By almost any available metric, America is being forced to confront a terrifying reality: Our adolescents and young adults are in dire straits. If our society does not muster the will to meet such an emergency with adequate resources, it will surely have a tremendous impact on our nation for generations to come.
For example, Americans, on average, began having fewer children later in life, when they typically had higher education and more life experience. This, compounded by more forms of media and content that constantly play on our negative news bias by overemphasizing threats to child safety (despite data showing our society is becoming increasingly safer for children), has resulted in young Americans routinely received less and less freedom and independence in which to learn important life skills that create resilience.
With more time to spend with one or two children instead of three or four, and at the same time with more competitive academic and economic prospects, parents became increasingly involved in cultivating a strategic childhood focused on adult success. As the authors point out, this also had the effect of virtually eliminating free play opportunities in which children learn to navigate the world they will one day have to traverse alone, which in turn strengthened their resilience through the repeated experience of chafing Knees – whether literally or figuratively.
I don’t know many Americans who wouldn’t agree that in the age of constant high-speed access, social media has had a profoundly negative impact on society at large, and on our children and young adults in particular. Even so, we have failed to engage in a broader societal discussion about what this reality means for our nation’s future, let alone how we might jump off the fast-moving train that will carry us into a very unattractive future.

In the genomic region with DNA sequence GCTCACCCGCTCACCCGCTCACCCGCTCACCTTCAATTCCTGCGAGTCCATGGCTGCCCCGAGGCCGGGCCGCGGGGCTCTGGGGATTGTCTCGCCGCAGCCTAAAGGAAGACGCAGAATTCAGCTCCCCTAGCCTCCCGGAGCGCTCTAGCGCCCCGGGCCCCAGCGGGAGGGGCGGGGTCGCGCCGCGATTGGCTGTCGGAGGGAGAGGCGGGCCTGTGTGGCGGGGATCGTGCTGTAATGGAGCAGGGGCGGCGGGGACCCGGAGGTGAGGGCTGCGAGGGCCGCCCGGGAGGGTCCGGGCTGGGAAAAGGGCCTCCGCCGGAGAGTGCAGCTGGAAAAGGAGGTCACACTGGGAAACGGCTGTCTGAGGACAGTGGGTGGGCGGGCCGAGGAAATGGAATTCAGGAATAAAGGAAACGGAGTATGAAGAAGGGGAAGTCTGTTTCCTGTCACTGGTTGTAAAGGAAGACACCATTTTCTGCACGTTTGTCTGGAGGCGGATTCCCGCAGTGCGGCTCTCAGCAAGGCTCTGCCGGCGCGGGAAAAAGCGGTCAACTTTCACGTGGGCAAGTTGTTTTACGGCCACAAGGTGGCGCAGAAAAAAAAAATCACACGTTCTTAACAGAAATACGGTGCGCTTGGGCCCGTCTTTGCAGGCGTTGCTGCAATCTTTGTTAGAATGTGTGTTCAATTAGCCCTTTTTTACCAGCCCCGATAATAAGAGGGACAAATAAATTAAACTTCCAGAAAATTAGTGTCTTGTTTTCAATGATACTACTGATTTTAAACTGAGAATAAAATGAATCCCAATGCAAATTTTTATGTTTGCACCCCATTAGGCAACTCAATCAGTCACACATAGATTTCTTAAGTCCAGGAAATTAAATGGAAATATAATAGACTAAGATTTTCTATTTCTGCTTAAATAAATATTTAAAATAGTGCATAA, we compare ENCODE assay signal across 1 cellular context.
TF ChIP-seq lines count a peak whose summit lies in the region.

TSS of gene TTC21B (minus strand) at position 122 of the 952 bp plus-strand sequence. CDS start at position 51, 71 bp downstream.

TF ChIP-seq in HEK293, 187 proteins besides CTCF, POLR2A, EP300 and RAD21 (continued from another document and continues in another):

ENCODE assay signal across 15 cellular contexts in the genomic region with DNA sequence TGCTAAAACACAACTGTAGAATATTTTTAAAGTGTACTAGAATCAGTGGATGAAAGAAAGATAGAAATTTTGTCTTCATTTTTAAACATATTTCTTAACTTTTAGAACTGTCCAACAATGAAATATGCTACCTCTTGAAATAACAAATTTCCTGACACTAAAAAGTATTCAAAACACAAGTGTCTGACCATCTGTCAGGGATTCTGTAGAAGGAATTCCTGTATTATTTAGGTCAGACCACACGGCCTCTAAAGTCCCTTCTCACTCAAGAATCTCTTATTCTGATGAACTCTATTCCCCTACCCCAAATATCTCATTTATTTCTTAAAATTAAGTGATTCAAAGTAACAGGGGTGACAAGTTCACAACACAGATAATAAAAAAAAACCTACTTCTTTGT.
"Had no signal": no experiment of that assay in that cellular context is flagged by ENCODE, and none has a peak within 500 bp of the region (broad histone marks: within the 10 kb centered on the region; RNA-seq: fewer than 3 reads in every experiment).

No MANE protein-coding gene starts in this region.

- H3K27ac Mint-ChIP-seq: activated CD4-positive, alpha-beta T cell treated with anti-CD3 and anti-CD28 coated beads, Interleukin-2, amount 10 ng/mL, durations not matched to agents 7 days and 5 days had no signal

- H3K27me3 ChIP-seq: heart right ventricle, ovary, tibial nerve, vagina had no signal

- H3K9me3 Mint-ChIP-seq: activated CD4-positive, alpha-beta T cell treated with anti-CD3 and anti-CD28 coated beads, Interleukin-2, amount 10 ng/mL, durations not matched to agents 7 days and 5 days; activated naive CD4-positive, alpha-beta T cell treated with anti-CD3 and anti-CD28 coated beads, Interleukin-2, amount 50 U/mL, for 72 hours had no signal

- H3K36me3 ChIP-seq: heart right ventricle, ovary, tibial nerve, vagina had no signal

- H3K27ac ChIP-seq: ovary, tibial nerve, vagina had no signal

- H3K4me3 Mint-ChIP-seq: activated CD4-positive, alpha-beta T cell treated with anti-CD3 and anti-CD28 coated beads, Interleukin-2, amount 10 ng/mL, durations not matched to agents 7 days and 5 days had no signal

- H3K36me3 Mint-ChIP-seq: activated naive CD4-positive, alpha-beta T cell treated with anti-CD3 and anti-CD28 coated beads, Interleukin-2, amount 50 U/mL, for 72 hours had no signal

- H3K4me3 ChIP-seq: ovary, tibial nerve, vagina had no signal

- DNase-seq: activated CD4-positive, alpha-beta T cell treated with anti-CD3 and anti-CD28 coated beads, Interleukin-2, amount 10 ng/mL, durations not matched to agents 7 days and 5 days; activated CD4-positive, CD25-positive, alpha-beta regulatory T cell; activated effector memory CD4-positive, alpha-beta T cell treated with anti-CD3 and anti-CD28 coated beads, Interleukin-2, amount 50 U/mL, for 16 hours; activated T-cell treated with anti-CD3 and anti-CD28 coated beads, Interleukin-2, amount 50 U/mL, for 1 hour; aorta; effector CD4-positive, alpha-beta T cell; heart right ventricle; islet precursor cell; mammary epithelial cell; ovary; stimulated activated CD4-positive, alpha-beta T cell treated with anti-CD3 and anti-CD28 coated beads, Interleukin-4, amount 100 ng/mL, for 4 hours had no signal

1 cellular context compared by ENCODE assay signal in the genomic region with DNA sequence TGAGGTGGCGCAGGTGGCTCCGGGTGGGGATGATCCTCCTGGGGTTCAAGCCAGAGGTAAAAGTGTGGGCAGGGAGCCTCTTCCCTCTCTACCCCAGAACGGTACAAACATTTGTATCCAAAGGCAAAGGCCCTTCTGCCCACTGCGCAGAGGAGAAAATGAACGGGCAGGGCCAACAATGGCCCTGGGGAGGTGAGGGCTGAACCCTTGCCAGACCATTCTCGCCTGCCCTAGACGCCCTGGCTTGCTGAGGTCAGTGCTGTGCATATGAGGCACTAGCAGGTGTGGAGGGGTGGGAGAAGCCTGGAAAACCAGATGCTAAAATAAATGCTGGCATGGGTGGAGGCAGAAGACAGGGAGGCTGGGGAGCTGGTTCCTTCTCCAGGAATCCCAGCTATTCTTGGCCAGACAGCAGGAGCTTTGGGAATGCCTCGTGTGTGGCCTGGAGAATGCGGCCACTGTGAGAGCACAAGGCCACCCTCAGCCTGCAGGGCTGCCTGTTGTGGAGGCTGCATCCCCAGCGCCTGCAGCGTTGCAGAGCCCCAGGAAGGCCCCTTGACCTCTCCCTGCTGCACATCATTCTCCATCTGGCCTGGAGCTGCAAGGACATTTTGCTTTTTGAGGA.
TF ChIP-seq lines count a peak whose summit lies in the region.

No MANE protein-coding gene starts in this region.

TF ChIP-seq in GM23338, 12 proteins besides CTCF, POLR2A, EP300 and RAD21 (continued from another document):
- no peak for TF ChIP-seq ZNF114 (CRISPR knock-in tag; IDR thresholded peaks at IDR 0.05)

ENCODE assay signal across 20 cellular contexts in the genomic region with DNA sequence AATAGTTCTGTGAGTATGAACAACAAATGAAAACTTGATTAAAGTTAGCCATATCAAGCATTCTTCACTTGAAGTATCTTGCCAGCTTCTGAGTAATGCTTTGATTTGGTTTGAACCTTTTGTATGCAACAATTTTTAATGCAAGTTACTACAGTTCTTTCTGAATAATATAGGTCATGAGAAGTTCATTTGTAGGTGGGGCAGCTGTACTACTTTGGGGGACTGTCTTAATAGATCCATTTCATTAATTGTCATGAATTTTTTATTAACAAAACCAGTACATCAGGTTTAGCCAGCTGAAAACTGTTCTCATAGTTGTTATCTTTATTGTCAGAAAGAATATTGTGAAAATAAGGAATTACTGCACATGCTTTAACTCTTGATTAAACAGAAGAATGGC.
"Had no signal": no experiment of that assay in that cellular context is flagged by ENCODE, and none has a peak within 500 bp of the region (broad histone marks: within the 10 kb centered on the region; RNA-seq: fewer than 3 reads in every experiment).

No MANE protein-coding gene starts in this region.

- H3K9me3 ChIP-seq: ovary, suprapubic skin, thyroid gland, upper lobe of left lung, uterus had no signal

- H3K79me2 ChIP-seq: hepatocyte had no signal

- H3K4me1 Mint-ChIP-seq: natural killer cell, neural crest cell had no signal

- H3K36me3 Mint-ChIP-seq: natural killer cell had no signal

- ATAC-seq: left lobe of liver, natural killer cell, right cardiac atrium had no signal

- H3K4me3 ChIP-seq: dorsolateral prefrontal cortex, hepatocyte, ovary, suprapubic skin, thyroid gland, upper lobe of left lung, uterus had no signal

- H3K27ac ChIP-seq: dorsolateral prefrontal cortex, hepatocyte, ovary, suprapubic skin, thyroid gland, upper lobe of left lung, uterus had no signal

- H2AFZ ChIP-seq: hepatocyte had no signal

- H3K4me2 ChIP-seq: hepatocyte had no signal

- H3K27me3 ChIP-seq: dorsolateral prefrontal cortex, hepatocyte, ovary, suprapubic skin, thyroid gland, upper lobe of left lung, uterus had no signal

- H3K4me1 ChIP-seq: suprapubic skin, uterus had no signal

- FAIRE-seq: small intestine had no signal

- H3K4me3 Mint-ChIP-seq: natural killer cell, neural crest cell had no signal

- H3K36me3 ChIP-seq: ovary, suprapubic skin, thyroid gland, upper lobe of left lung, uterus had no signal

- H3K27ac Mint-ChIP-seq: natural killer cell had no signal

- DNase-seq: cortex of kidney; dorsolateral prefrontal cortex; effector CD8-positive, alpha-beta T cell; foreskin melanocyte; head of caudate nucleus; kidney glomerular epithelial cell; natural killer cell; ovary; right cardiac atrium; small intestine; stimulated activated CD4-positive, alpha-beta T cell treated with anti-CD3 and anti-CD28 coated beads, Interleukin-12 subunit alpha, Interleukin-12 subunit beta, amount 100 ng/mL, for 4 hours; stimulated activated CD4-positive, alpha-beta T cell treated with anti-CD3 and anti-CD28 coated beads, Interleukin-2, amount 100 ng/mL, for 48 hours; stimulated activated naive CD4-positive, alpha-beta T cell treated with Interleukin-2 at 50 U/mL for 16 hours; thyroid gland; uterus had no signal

Government aside, there also appears to be little appetite for training an appropriate level of resources for the crisis. As in most affairs in our unique for-profit health care system, the bulk of financial investment has been directed toward providing our children with medicines, often medicines that have not proven effective, to make anything other than money for the powerful manufacturing corporations and market them.
Whether we rise to the challenge or not, there will come a day in the not too distant future when this crisis-ridden generation will inherit the institutions of American society. Should they not rise to the challenge, we – until then, the elderly and infirm who will be exposed to the results – will not blame anyone but ourselves for their failure.
Dennis “Mitch” Maley is an editor and columnist for The Bradenton Times and host of our weekly podcast. With over two decades of journalistic experience, he has covered the Manatee County government since 2010. A graduate of Shippensburg University, he later served as a Captain in the US Army. click here for his biography. His 2016 collection of short stories, Casting Shadows, has recently been reissued and is available here.